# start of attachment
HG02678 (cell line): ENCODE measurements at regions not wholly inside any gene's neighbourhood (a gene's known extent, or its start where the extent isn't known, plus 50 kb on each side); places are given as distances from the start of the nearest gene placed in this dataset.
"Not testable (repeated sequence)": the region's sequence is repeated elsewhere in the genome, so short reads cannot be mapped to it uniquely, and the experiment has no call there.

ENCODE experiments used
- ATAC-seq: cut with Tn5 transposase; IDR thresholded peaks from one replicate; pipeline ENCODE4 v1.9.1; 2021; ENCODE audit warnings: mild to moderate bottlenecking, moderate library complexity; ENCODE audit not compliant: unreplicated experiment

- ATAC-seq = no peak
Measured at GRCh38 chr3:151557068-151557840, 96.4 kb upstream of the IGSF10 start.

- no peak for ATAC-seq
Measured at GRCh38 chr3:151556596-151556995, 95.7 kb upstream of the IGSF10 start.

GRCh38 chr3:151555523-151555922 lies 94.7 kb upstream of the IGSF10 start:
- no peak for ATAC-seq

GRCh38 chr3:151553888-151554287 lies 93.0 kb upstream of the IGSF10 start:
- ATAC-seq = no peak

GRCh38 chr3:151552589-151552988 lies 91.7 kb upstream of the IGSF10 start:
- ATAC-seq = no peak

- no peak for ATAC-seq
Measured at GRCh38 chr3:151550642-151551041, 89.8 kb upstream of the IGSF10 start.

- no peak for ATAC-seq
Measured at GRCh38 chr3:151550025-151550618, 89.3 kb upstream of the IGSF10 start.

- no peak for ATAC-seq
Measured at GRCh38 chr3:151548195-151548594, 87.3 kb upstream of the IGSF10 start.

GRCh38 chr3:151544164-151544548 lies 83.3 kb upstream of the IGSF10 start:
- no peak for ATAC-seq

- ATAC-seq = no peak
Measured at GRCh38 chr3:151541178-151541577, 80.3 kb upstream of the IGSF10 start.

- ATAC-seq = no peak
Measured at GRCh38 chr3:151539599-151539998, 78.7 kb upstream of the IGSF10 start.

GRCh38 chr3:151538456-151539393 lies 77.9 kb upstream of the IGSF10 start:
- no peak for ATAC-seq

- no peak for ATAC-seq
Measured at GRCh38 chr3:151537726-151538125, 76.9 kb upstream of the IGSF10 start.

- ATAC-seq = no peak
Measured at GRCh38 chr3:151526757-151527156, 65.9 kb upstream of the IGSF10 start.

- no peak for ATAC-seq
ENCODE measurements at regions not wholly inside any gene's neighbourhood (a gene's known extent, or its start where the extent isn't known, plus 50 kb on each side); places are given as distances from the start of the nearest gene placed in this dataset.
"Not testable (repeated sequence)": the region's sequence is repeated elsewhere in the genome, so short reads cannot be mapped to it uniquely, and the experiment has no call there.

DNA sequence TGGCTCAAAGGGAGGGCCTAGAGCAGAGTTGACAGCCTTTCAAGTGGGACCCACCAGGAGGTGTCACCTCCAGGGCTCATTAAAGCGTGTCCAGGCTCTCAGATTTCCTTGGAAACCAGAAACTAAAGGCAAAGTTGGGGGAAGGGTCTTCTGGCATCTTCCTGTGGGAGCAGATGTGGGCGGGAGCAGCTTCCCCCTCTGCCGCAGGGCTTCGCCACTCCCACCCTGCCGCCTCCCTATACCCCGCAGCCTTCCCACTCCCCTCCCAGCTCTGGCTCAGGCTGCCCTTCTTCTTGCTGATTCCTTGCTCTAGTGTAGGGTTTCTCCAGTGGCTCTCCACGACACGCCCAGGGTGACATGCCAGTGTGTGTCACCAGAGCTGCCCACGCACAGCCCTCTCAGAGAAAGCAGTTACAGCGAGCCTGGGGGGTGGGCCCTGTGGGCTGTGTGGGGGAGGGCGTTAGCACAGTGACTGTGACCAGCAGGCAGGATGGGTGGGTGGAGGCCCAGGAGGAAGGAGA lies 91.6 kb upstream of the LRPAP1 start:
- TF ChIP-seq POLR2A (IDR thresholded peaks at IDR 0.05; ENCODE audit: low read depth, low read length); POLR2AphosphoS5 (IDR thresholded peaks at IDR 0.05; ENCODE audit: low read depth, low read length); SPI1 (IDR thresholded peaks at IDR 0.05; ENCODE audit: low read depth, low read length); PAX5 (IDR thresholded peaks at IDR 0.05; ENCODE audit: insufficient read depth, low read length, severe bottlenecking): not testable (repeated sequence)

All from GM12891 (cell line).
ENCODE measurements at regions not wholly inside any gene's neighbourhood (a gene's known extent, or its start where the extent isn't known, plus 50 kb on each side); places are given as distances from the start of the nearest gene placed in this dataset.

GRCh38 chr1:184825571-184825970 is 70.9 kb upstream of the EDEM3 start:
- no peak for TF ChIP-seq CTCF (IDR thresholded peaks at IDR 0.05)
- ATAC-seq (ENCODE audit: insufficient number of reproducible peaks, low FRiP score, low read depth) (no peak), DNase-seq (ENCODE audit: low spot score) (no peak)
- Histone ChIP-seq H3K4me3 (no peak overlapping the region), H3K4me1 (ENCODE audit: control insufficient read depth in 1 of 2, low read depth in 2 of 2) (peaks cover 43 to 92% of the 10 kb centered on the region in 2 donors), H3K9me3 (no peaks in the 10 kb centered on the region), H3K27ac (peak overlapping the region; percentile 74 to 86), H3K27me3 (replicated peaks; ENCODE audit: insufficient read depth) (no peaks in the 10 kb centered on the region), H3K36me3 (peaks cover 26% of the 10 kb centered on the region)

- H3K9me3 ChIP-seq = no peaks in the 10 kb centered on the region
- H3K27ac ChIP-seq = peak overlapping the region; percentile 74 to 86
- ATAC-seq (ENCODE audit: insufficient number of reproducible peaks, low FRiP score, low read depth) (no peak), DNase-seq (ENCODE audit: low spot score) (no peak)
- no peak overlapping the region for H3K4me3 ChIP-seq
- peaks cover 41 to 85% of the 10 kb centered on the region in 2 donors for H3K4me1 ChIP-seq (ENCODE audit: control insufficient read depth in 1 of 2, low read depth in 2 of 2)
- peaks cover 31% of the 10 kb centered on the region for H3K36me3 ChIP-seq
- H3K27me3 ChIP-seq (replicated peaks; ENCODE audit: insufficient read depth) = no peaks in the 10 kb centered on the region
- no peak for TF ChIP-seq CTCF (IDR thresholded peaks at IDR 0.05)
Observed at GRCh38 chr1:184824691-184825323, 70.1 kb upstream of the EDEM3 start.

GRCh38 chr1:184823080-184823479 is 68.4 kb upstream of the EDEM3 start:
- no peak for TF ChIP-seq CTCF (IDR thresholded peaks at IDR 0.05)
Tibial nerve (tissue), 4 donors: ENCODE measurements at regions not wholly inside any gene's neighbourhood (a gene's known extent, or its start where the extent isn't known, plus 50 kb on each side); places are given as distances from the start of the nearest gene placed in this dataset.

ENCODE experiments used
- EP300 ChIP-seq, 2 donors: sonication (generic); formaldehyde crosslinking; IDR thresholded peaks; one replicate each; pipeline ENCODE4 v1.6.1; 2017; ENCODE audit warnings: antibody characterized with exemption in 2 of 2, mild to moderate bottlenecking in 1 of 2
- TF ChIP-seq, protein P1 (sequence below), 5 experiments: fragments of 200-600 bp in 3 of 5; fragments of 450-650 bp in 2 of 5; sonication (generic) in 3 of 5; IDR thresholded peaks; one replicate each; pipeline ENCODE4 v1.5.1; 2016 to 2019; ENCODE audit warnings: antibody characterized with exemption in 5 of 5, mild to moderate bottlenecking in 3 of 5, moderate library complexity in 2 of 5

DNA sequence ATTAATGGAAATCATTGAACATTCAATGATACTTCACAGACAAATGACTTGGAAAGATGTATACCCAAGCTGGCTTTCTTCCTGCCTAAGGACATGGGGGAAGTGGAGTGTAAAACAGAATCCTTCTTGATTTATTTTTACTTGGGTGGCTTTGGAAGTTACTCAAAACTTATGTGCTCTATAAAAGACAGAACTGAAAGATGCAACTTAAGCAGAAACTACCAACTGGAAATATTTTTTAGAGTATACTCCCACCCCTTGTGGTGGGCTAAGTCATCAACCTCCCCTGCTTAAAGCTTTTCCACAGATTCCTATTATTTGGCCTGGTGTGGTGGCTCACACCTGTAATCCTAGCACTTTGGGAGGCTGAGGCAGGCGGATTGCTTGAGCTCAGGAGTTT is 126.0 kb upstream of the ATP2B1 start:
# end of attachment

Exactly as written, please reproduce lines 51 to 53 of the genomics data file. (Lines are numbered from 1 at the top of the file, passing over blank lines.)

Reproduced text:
- no peak for TF ChIP-seq CTCF (IDR thresholded peaks at IDR 0.05)
Observed at GRCh38 chr1:184824691-184825323, 70.1 kb upstream of the EDEM3 start.

GRCh38 chr1:184823080-184823479 is 68.4 kb upstream of the EDEM3 start: